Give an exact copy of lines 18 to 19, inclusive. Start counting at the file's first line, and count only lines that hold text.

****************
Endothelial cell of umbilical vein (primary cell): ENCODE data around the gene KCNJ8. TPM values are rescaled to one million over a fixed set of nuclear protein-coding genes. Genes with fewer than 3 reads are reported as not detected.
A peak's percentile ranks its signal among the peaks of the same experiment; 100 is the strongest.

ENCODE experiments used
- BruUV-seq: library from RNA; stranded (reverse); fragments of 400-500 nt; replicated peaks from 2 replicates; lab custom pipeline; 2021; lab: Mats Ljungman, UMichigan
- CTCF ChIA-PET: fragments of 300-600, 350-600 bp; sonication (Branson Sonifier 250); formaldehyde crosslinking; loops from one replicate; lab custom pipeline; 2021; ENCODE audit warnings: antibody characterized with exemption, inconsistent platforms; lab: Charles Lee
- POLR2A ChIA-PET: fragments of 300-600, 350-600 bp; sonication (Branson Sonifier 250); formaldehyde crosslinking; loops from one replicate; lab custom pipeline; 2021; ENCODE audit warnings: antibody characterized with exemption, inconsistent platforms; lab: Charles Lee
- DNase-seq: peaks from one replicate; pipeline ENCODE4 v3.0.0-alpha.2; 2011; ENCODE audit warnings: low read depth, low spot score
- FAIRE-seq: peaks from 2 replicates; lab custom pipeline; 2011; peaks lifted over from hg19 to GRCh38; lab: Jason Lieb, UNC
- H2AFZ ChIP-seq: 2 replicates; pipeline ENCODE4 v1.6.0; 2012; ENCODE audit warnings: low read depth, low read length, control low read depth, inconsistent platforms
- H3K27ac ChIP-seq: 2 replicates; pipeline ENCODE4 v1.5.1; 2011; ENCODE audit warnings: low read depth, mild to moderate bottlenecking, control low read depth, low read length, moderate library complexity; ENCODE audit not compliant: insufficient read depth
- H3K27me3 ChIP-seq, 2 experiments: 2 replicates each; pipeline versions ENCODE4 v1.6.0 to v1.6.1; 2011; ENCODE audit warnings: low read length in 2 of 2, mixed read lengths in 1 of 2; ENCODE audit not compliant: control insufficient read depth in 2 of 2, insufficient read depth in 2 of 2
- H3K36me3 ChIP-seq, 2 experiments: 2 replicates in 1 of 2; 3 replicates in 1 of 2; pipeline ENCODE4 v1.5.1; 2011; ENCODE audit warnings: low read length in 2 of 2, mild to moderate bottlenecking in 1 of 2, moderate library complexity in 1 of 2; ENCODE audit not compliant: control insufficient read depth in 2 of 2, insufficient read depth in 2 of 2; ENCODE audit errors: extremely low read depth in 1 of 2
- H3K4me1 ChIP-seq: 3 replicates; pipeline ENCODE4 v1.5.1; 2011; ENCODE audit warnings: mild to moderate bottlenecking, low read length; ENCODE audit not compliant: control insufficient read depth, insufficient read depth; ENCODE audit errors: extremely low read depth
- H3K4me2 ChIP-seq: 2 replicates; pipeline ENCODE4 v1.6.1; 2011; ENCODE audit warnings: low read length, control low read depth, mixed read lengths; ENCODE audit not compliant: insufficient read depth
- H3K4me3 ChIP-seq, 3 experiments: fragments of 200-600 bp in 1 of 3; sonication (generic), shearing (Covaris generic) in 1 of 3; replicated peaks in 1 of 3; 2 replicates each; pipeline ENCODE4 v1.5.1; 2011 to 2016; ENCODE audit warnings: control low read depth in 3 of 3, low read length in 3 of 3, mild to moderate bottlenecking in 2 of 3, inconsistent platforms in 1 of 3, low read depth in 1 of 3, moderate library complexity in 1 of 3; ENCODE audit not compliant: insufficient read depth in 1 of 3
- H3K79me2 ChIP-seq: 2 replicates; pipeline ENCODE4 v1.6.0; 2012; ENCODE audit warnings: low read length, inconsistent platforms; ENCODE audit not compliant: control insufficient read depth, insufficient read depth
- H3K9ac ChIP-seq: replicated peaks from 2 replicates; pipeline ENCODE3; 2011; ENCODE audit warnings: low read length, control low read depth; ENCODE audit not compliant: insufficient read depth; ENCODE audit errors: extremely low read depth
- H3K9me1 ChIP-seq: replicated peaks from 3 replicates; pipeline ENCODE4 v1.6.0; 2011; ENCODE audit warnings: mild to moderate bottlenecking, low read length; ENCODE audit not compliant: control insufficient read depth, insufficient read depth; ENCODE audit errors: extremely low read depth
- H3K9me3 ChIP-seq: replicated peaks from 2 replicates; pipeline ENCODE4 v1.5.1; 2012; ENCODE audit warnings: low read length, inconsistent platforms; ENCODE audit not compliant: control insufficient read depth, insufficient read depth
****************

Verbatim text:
- H3K9me1 ChIP-seq: replicated peaks from 3 replicates; pipeline ENCODE4 v1.6.0; 2011; ENCODE audit warnings: mild to moderate bottlenecking, low read length; ENCODE audit not compliant: control insufficient read depth, insufficient read depth; ENCODE audit errors: extremely low read depth
- H3K9me3 ChIP-seq: replicated peaks from 2 replicates; pipeline ENCODE4 v1.5.1; 2012; ENCODE audit warnings: low read length, inconsistent platforms; ENCODE audit not compliant: control insufficient read depth, insufficient read depth